James sets sights on place in handball’s ‘World Cup’

Handball coach Sarah Carrick and Handball Scotland chief Executive Stephen Neilson with pupils at Kelvinside Academy.
Handball coach Sarah Carrick and Handball Scotland chief Executive Stephen Neilson with pupils at Kelvinside Academy.

A Bearsden youngster has set his sights on taking part in the world’s biggest handball tournament next year.

James Kemp is a pupil at Kelvinside Academy where a programme to encourage participation in the sport has paid spectacular dividends since it was set up four years ago in the wake of the London Olympics.

The initiative has brought 13 national titles and seen 15 pupils capped by Scotland.

And James has been a key element of that success.

He was Kelvinside’s top goal scorer and player of the year in 2015 and earned a well deserved selection for the Scotland under-15 squad who are about to start training at the Oriam, Scotland’s sports performance centre in Edinburgh.

They have their sights set on travelling next summer to the Partille Cup, a competition held annually in Sweden and regarded as the ‘World Cup’ of handball.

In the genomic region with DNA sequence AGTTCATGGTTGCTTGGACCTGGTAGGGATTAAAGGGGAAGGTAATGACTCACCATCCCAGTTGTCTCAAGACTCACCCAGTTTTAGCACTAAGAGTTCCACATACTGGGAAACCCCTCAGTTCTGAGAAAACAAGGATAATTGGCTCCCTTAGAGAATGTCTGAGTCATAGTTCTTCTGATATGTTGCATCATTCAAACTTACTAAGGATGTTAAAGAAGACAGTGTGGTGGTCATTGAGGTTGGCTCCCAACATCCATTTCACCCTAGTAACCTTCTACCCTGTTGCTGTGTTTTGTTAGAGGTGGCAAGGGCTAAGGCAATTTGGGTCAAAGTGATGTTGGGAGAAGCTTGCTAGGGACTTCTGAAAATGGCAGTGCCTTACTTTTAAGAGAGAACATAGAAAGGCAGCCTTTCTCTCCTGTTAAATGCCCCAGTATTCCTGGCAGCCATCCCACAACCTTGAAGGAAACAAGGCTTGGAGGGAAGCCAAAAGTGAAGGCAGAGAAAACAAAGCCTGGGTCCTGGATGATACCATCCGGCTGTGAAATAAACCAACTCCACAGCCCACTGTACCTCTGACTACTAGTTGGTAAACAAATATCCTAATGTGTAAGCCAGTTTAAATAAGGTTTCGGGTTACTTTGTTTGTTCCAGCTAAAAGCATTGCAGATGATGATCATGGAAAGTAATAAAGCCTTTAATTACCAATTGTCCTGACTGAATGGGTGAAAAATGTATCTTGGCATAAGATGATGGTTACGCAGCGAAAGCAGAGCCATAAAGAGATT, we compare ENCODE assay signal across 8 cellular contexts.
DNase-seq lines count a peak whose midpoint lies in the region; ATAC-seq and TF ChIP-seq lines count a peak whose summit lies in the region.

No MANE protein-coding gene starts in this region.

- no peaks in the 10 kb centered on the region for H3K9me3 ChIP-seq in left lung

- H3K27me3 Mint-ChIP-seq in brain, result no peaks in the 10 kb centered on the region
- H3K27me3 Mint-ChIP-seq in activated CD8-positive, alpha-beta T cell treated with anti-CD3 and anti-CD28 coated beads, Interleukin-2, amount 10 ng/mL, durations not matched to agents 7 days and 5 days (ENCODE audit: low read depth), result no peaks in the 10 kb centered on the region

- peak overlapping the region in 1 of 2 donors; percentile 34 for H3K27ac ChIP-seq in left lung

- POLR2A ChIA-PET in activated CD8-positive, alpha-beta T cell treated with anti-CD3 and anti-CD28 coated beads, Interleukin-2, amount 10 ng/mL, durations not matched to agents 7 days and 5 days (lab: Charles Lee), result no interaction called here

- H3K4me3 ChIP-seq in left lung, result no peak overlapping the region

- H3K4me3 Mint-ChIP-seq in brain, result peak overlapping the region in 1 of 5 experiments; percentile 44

Interest in the sport at the school was sparked by an Olympic trip to London four years ago.

And it has now developed to such an extent that GB international player and coach Sarah Carrick has been appointed to a coaching position at the school to help further the successful programme.

As one of the first duties in her new post, Sarah took pupils to the home of Scottish handball this week and led them through a performance training session at Oriam, Scotland’s sports performance centre.

Teacher Fiona Kennedy explained: “We were all caught up in the emotion of the Olympics and were enthralled with the sport.

“I thought the pupils would quickly move on to something else! However, it has had massive staying power. Interest has spread and we now have more than 100 pupils taking part in handball sessions every week.

“As a GB international, Sarah has been to the very top of the game. Together we’ll hopefully convince even more pupils to discover the excitement and team spirit evoked playing handball.”

Having coached Scotland U16 and U17s, Sarah, who also coaches at GB U17 level, is familiar with a lot of the talent at the school.

She said: “The enthusiasm of pupils and teachers has been essential to the growth of handball. From the moment you walk into Kelvinside Academy you see that the sport is on equal footing with other, more traditional, sports.

“The enthusiasm from pupils is infectious and it has spread like wildfire through the school. It’s incredibly encouraging for the future of the sport.

“This is what the Olympics and Commonwealth Games are really all about; inspiring a passion within young people and getting them to try something new.”